Boredom has its benefits. So does solitude, that lost art in the age of wall-to-wall media. To occasionally be alone - not lonely, but alone - is an important part of parenting and of marriage. One time, my wife Kathy rented a room at the beach, and spent a weekend with no electronic interruptions, no demands for time or attention - just the sound of the waves and gulls. She came home looking even younger than she usually does.
A few years ago, facing a book deadline, I drove to the Cuyamaca mountains. My friends, Jim and Anne Hubbell, had invited me to house sit a magical little Hobbit house on their property, and I planned to spend a whole week there, alone. I realize taking work on a retreat is a contradiction, but even with work at hand, solitude is elevating. I had done this once before, spending a week in a bunkhouse made from an abandoned railroad car in Mesa Grande, had worked during the heat of the day and then wandered at dusk through the hills.
This was mountain lion country. I always felt watched. I carried a walking stick made of light, strong yucca. Eachevening, as it turned dark, I would stop at an open watering tank to wash up, then head back to the boxcar.
This time, the accommodations were better, a charming little house with windows of stained glass - I even had electricity, and a comfortable bed to sleep in. In the gray dawn on my first morning there, I opened my eyes to see a coyote standing next to an open window. It stared at me. I blinked. It was gone.
I got up, made coffee, and went to work.
During these days of solitude, moving clouds and lifting wind would begin to bring voices - of a father and a mother, now gone, and of my wife and children. On the fourth day, Kathy and the boys, Jason and Matthew, arrived for a visit. In solitude, even for a few days, a person changes subtly; the familiar phrases and patterns seem odd, somehow. So our first minutes together felt a little awkward. But this is why taking a retreat, as a husband or wife or parent, is a good thing. Familiar patterns can shield us from true familiarity.
At the end of their visit, Kathy took me aside and said that Jason had commitments at home, but Matthew would like to stay with me for my remaining three days. He was terribly bored at home, and needed a break from his brother (and his brother needed a break from him). "Of course," I said, "as long as he understands that I need to work, and he'll have to entertain himself."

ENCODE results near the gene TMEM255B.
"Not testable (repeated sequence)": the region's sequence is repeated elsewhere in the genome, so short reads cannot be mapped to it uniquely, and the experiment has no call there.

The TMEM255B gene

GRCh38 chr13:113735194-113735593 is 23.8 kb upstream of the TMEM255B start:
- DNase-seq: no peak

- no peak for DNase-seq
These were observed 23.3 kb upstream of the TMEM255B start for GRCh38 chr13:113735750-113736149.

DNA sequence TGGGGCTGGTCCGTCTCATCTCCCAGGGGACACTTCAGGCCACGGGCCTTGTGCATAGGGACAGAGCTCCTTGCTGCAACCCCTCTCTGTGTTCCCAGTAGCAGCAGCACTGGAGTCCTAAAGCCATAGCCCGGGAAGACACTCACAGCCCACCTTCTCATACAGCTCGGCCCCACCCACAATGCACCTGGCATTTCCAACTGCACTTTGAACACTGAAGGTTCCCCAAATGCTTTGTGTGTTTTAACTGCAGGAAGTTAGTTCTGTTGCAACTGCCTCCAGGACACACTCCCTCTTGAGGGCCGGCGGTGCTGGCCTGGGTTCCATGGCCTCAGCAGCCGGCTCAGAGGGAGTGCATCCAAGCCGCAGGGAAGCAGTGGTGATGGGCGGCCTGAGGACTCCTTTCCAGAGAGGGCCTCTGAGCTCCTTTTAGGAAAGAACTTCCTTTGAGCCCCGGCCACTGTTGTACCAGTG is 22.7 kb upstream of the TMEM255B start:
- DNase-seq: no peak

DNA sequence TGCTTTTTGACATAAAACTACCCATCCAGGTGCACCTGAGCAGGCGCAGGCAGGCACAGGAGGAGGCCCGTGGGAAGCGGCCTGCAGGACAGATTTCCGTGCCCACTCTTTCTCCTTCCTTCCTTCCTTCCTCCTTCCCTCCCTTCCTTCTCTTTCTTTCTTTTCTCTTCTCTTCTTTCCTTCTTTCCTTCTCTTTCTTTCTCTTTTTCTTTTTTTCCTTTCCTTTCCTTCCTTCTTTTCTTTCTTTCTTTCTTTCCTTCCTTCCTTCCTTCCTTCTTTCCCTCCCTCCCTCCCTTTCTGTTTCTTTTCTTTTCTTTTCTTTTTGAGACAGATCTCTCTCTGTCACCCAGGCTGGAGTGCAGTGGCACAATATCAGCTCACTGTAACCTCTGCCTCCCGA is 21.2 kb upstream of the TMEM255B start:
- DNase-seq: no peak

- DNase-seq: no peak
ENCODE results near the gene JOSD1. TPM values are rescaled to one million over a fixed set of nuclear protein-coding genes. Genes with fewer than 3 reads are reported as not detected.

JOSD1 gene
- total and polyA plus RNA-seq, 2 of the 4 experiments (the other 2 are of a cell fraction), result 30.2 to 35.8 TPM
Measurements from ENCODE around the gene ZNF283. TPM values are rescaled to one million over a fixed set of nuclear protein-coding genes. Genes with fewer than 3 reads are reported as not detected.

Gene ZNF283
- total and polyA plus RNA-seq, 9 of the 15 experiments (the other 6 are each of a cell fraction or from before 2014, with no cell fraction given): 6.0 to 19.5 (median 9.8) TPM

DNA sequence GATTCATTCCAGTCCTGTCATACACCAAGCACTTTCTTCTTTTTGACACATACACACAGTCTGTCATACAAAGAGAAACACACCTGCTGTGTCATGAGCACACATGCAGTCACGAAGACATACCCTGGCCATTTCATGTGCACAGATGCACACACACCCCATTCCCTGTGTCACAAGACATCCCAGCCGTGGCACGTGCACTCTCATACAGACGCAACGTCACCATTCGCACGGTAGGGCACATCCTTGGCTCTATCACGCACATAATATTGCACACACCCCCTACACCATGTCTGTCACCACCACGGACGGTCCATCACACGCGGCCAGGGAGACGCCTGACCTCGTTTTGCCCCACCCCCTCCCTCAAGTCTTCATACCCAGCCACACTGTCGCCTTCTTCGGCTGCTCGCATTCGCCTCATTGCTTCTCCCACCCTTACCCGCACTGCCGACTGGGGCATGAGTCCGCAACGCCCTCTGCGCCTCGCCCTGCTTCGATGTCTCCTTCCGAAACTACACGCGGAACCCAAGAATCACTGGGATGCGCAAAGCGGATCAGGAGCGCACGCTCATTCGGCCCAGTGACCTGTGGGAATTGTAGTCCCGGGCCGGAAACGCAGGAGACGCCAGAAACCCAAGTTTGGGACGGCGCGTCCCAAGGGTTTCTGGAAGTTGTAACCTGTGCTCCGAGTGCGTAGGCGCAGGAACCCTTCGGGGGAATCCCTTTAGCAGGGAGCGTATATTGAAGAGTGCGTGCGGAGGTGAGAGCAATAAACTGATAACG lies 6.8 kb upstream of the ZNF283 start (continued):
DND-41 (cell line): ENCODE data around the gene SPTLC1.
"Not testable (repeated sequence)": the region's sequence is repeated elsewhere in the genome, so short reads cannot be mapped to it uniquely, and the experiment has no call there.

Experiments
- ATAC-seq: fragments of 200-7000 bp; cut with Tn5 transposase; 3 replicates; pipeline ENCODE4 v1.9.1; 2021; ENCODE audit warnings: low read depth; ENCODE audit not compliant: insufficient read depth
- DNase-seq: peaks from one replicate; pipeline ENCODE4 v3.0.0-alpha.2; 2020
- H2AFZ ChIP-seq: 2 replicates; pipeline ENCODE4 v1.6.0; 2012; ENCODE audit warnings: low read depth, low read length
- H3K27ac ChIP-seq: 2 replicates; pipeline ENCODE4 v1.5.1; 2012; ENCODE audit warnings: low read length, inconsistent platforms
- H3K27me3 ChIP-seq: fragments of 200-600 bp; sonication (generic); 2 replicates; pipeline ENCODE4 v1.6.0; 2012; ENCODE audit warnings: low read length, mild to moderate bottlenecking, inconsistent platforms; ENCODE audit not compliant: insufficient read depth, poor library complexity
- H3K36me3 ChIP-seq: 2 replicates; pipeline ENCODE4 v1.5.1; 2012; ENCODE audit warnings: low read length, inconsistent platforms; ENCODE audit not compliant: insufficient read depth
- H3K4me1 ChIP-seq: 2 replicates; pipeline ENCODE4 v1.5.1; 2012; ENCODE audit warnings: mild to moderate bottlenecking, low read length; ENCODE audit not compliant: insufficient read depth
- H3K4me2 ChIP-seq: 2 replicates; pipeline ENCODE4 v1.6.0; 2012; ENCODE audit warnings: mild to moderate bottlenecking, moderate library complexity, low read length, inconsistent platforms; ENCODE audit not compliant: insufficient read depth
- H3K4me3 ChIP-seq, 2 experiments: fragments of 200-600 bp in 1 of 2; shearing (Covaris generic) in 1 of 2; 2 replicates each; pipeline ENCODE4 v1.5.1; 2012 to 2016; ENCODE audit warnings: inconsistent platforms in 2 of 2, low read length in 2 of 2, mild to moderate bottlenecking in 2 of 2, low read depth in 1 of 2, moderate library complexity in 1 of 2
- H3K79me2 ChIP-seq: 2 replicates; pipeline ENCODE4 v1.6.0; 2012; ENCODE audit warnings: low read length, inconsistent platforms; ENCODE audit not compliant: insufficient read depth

At 11, Matthew was in the between time, in the gap between childhood and adolescence. This is a particularly magical stage in a boy's life, a time when it's good to take a break from familiar patterns - to spend some time in silence.
My wife and older son drove off, and Matthew and I went through the house to look for books for him to read. There was no TV in the little house and no radio. Not a single electronic game, either. He picked out a Tolkein novel and another book about a boy who adopts a wolf cub. He sat on an old couch behind me, and respecting my need for quiet, began to read.
Three hours later I realized he had not said a word. I turned around. He was asleep, holding Tolkein like a stuffed bear.
That evening, we walked up the hill and swam together in a round, tiled pool under a quarter moon, and later, we listened to the wind come up and the coyotes jabber in fits and starts. For the next three days, we talked only occasionally, usually in the pool or at dinner. He was usually a voluble boy, so I was surprised that silence came so easily to him.
The absence of electronics (except for my laptop computer) helped. So did the wildness of the land around us. So did the fact that his father was there, but quieter than usual. I asked him to take charge of feeding the cats and dog. He gave names to the cats, who followed him around the property, scrambling up the oaks to show off for him. In the evenings we swam or walked, and he took his camera, and snuck up on the deer that wandered through an orchard at dusk.
Matthew and I moved into a new rhythm. I got to know him better during those days, and perhaps he came to know me better, not because we talked, but because we didn't. As a parent, you capture such quiet moments when you can, in the loudness of time.
Richard Louv is chairman of the Children and Nature Network. He is the author of "Last Child in the Woods: Saving Our Children from Nature-Deficit Disorder."
To learn more, please read "Shared Nature Experience as a Pathway to Family Bonds" by Martha Ferrell Erickson, PH.D., part of C&NN's Leadership Writing Series.